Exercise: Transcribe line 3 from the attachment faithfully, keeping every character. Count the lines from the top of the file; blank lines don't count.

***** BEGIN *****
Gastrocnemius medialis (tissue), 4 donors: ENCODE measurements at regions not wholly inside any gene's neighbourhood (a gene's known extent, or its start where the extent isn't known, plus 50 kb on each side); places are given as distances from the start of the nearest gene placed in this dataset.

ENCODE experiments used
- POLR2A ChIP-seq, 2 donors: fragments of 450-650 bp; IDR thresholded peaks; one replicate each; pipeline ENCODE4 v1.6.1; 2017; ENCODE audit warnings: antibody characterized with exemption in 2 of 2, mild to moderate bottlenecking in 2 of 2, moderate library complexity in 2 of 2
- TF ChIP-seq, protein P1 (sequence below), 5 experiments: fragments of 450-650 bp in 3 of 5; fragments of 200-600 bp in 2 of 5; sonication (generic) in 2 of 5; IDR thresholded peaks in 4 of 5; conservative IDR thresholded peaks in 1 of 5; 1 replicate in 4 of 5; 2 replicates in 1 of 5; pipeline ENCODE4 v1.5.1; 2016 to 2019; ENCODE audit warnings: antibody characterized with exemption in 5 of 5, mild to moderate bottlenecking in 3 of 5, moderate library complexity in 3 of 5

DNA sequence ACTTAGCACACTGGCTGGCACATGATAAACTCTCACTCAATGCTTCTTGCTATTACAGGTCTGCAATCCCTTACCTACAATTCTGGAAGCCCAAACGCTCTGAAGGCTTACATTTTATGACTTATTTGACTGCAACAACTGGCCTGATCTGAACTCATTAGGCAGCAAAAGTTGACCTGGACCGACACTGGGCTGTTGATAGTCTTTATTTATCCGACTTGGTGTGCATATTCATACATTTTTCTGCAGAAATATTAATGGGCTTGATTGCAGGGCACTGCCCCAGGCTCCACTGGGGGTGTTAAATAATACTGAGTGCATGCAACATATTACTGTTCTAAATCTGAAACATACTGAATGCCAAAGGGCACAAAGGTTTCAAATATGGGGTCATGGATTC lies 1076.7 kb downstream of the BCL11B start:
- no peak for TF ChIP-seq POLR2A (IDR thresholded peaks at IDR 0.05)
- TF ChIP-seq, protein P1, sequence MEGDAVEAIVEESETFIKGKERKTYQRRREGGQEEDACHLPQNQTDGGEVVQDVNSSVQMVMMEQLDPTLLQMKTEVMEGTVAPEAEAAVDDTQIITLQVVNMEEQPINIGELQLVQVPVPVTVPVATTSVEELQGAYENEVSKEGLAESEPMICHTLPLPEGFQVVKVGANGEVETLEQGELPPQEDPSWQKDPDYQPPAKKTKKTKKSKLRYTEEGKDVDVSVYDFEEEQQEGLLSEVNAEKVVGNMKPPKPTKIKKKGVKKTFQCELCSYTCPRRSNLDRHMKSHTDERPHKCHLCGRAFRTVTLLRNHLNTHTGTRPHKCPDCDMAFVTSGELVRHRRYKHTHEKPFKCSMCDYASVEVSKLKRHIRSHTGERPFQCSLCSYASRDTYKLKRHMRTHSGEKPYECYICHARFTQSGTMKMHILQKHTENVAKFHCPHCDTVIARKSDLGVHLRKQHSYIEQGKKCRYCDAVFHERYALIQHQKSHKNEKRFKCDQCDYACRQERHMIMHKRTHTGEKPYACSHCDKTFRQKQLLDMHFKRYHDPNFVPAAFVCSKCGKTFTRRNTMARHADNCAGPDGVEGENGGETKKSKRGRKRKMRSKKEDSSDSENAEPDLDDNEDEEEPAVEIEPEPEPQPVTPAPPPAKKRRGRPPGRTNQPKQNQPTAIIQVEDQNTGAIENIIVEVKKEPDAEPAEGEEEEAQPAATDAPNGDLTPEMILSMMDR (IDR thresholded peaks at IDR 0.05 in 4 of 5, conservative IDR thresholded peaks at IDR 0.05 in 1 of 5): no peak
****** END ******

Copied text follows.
- POLR2A ChIP-seq, 2 donors: fragments of 450-650 bp; IDR thresholded peaks; one replicate each; pipeline ENCODE4 v1.6.1; 2017; ENCODE audit warnings: antibody characterized with exemption in 2 of 2, mild to moderate bottlenecking in 2 of 2, moderate library complexity in 2 of 2